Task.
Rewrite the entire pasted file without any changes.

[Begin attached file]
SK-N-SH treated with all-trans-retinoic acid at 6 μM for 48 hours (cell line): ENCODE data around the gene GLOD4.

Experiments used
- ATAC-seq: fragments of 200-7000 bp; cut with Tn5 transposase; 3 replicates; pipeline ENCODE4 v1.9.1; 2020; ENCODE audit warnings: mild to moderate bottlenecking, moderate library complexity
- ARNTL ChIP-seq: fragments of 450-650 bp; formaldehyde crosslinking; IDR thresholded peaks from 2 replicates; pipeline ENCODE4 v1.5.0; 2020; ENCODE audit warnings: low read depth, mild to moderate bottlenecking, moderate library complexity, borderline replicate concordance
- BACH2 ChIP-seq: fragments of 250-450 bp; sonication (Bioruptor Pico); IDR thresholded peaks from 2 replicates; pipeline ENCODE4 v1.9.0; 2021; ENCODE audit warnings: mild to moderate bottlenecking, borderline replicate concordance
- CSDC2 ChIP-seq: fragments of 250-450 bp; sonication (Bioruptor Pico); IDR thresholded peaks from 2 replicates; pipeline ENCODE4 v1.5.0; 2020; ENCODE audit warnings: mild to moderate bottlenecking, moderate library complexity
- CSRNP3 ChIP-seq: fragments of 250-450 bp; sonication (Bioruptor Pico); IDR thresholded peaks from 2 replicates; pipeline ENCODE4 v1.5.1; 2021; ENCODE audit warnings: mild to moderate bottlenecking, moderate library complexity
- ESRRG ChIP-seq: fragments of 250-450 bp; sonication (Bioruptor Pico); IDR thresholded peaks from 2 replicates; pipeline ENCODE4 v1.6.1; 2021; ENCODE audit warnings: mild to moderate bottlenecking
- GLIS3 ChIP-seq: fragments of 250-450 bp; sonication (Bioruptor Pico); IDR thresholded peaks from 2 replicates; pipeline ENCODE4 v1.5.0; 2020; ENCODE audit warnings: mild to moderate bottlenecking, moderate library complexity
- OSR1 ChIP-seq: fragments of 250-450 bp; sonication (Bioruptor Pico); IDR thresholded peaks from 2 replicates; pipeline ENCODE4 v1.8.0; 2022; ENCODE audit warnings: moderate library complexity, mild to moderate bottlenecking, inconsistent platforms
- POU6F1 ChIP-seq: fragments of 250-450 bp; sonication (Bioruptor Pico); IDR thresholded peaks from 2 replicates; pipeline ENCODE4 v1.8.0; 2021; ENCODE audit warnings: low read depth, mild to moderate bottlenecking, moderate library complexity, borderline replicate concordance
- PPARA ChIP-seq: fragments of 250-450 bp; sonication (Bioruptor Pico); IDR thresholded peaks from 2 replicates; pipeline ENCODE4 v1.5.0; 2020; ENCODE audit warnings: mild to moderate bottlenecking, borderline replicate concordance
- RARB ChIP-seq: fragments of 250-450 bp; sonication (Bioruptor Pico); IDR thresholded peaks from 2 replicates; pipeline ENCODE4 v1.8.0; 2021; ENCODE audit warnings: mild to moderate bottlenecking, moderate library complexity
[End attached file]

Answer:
SK-N-SH treated with all-trans-retinoic acid at 6 μM for 48 hours (cell line): ENCODE data around the gene GLOD4.

Experiments used
- ATAC-seq: fragments of 200-7000 bp; cut with Tn5 transposase; 3 replicates; pipeline ENCODE4 v1.9.1; 2020; ENCODE audit warnings: mild to moderate bottlenecking, moderate library complexity
- ARNTL ChIP-seq: fragments of 450-650 bp; formaldehyde crosslinking; IDR thresholded peaks from 2 replicates; pipeline ENCODE4 v1.5.0; 2020; ENCODE audit warnings: low read depth, mild to moderate bottlenecking, moderate library complexity, borderline replicate concordance
- BACH2 ChIP-seq: fragments of 250-450 bp; sonication (Bioruptor Pico); IDR thresholded peaks from 2 replicates; pipeline ENCODE4 v1.9.0; 2021; ENCODE audit warnings: mild to moderate bottlenecking, borderline replicate concordance
- CSDC2 ChIP-seq: fragments of 250-450 bp; sonication (Bioruptor Pico); IDR thresholded peaks from 2 replicates; pipeline ENCODE4 v1.5.0; 2020; ENCODE audit warnings: mild to moderate bottlenecking, moderate library complexity
- CSRNP3 ChIP-seq: fragments of 250-450 bp; sonication (Bioruptor Pico); IDR thresholded peaks from 2 replicates; pipeline ENCODE4 v1.5.1; 2021; ENCODE audit warnings: mild to moderate bottlenecking, moderate library complexity
- ESRRG ChIP-seq: fragments of 250-450 bp; sonication (Bioruptor Pico); IDR thresholded peaks from 2 replicates; pipeline ENCODE4 v1.6.1; 2021; ENCODE audit warnings: mild to moderate bottlenecking
- GLIS3 ChIP-seq: fragments of 250-450 bp; sonication (Bioruptor Pico); IDR thresholded peaks from 2 replicates; pipeline ENCODE4 v1.5.0; 2020; ENCODE audit warnings: mild to moderate bottlenecking, moderate library complexity
- OSR1 ChIP-seq: fragments of 250-450 bp; sonication (Bioruptor Pico); IDR thresholded peaks from 2 replicates; pipeline ENCODE4 v1.8.0; 2022; ENCODE audit warnings: moderate library complexity, mild to moderate bottlenecking, inconsistent platforms
- POU6F1 ChIP-seq: fragments of 250-450 bp; sonication (Bioruptor Pico); IDR thresholded peaks from 2 replicates; pipeline ENCODE4 v1.8.0; 2021; ENCODE audit warnings: low read depth, mild to moderate bottlenecking, moderate library complexity, borderline replicate concordance
- PPARA ChIP-seq: fragments of 250-450 bp; sonication (Bioruptor Pico); IDR thresholded peaks from 2 replicates; pipeline ENCODE4 v1.5.0; 2020; ENCODE audit warnings: mild to moderate bottlenecking, borderline replicate concordance
- RARB ChIP-seq: fragments of 250-450 bp; sonication (Bioruptor Pico); IDR thresholded peaks from 2 replicates; pipeline ENCODE4 v1.8.0; 2021; ENCODE audit warnings: mild to moderate bottlenecking, moderate library complexity